It came down to four Big 10 universities and a Big 12 school for the team title. At the end, it was the slimmest of margins. Coaches will tell students that every single point counts. And last night, it was just that close. After 12 classes and six sets of reasons, translating into a possible 2,550 points, The Ohio State University team raised the championship trophy. The margin? A single point. The Buckeyes did not win a breed until the final breed, Red and White – the same scenario as last year’s winning team from the University of Wisconsin-River Falls.
No one was more excited than The Ohio State University coach, Bonnie Ayars. Hugs for her team took priority as embraces delayed the team from reaching the awards table. Ayars serves as The Ohio State University's Dairy Program Specialist and has coached the team for the past 14 years. The Buckeyes proudly claimed their fifth championship all-time, the previous occurring in 1986.
Luck was indeed on their side. They carried several charms that held special importance with them yesterday. First, the last time Ohio State won, Pete Spike was the coach. He passed away earlier this year. His prefix was “Ten Penny” and in honor of him, each student had 10 bright, shiny pennies in their pockets throughout the contest. Additionally, they had one buckeye in their pocket. The nuts came from a tree on coach Ayars’ Land of the Living Farm. The tree was a gift from past judging team members in honor of Ayars’ son, Austin, a competitive dairy judge who was involved in a tragic farm accident a few years ago.
The 2019 Ohio State University team consisted of Lauren Almasy, Sarah Lehner, Billy Smith, and Ian Lokai.
The Buckeyes held off a Penn State team that won the Jersey and Milking Shorthorn breeds as well as Oral Reasons. The University of Minnesota placed third. The Golden Gophers won the Holstein breed and trailed Penn State by just four points. Iowa State placed fourth, just four points behind Minnesota. Just two points behind was another Big 10 school, Michigan State. They placed fifth and won the Brown Swiss breed. Oklahoma State University placed sixth and won the Ayrshire breed. Tarleton State University from Texas was the only other team to capture a breed title, the Guernseys.
A name that was called many times last evening was the very last name announced – Madison Dyment from the University of Kentucky. She won Brown Swiss, Red and Whites, oral reasons, and the overall high individual title by 11 points.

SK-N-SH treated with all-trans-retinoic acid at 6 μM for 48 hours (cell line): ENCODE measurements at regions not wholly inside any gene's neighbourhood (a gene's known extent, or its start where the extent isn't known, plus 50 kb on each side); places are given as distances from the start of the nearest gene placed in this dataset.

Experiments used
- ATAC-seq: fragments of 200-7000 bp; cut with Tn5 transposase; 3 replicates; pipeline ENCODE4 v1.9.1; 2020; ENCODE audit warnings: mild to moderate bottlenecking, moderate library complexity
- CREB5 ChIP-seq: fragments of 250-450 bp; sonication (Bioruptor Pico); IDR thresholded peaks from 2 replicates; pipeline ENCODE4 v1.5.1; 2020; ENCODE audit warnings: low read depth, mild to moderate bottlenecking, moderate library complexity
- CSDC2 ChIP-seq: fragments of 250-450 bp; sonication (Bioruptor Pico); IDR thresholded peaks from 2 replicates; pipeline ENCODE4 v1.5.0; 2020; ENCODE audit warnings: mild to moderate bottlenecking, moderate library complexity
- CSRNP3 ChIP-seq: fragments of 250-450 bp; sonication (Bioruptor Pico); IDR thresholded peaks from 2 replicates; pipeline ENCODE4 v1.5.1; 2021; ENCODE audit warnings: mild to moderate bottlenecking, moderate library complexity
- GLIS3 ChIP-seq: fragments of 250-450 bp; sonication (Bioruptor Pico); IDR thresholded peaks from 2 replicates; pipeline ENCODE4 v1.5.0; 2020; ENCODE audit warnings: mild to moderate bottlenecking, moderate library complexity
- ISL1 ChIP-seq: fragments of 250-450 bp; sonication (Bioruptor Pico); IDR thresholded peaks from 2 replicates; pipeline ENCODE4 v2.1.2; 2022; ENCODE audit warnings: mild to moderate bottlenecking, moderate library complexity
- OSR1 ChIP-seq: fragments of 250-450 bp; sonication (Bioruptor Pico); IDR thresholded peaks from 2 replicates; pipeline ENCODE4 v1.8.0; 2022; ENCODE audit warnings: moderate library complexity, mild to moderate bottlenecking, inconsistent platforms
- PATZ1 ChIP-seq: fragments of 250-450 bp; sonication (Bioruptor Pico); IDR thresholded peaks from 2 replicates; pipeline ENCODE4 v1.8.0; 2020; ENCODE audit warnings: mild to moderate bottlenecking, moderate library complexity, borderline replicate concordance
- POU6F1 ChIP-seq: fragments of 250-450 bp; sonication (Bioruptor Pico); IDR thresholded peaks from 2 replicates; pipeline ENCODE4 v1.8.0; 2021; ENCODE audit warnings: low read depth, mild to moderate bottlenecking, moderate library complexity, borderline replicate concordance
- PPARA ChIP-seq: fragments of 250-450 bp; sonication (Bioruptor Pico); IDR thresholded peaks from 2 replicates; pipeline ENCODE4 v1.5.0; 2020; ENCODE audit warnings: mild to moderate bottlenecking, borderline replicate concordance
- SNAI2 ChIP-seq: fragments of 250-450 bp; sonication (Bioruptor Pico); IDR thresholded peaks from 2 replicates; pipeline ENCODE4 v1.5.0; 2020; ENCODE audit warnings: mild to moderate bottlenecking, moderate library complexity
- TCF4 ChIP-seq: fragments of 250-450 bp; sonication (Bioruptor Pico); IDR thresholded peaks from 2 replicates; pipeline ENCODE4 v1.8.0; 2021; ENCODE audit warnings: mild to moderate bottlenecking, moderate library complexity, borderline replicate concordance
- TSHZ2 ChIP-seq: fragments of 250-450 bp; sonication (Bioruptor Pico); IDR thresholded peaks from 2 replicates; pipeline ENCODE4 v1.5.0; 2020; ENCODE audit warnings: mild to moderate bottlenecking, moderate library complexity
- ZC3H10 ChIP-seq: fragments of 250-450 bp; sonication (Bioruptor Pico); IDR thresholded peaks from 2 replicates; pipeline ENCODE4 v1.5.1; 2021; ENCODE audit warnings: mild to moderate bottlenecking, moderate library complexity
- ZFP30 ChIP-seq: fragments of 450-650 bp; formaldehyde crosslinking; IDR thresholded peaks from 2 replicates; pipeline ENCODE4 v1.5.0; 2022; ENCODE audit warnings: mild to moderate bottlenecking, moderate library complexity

Madison’s advice to others is to “trust your judgement and do not second guess your placings. Go with your instinct and believe in what you are seeing.”
Additionally, Madison is a self-proclaimed “huge talker.” “As a child, I was talkative and very social.” She used that skill to also win the reasons portion of the contest. “I love talking cows.” Monday night proved that.
She credits her stepdad, Jamie Howard of Howard-View Holsteins, as her first coach. Jamie has continued to teach, mentor, and develop Madison’s dairy judging prowess over the years. Jamie was also an accomplished judge, attended the University of Kentucky, and placed second overall in this very contest.
A duo from the University of Minnesota claimed the next two spots, Rachel Coyne and Tanner Morrison. Ohio State’s Billy Smith placed fourth followed by Caleb McGee of Penn State, who had the top score in the Milking Shorthorn breed.
In the placings-only portion, The Ohio State University’s Lauren Almasy earned the highest score. She also was the Holstein breed winner. Avery Kotlarczyk from University of Wisconsin–Platteville won the Ayrshire breed and had seven perfect class placings — the most of any competitor. Iowa State University was the only college to net two breed winners, Carley Krull in the Jersey breed and Taylor Currie for Guernseys.
Congratulations to all contestants!
The author is the online media manager and is responsible for the website, webinars, and social media. A graduate of Modesto Junior College and Fresno State, she was raised on a California dairy and frequently blogs on youth programs and consumer issues.